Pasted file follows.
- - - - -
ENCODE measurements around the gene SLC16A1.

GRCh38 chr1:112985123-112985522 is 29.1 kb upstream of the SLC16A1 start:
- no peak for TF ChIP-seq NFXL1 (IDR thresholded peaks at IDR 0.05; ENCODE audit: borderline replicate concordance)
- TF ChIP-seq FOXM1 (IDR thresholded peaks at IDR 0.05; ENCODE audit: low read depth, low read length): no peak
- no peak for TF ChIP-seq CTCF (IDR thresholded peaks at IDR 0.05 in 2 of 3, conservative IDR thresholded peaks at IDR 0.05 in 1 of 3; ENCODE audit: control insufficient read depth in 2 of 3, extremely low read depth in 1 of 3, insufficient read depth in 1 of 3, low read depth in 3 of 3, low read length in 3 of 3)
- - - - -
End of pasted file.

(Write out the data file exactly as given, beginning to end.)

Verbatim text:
ENCODE measurements around the gene SLC16A1.

GRCh38 chr1:112985123-112985522 is 29.1 kb upstream of the SLC16A1 start:
- no peak for TF ChIP-seq NFXL1 (IDR thresholded peaks at IDR 0.05; ENCODE audit: borderline replicate concordance)
- TF ChIP-seq FOXM1 (IDR thresholded peaks at IDR 0.05; ENCODE audit: low read depth, low read length): no peak
- no peak for TF ChIP-seq CTCF (IDR thresholded peaks at IDR 0.05 in 2 of 3, conservative IDR thresholded peaks at IDR 0.05 in 1 of 3; ENCODE audit: control insufficient read depth in 2 of 3, extremely low read depth in 1 of 3, insufficient read depth in 1 of 3, low read depth in 3 of 3, low read length in 3 of 3)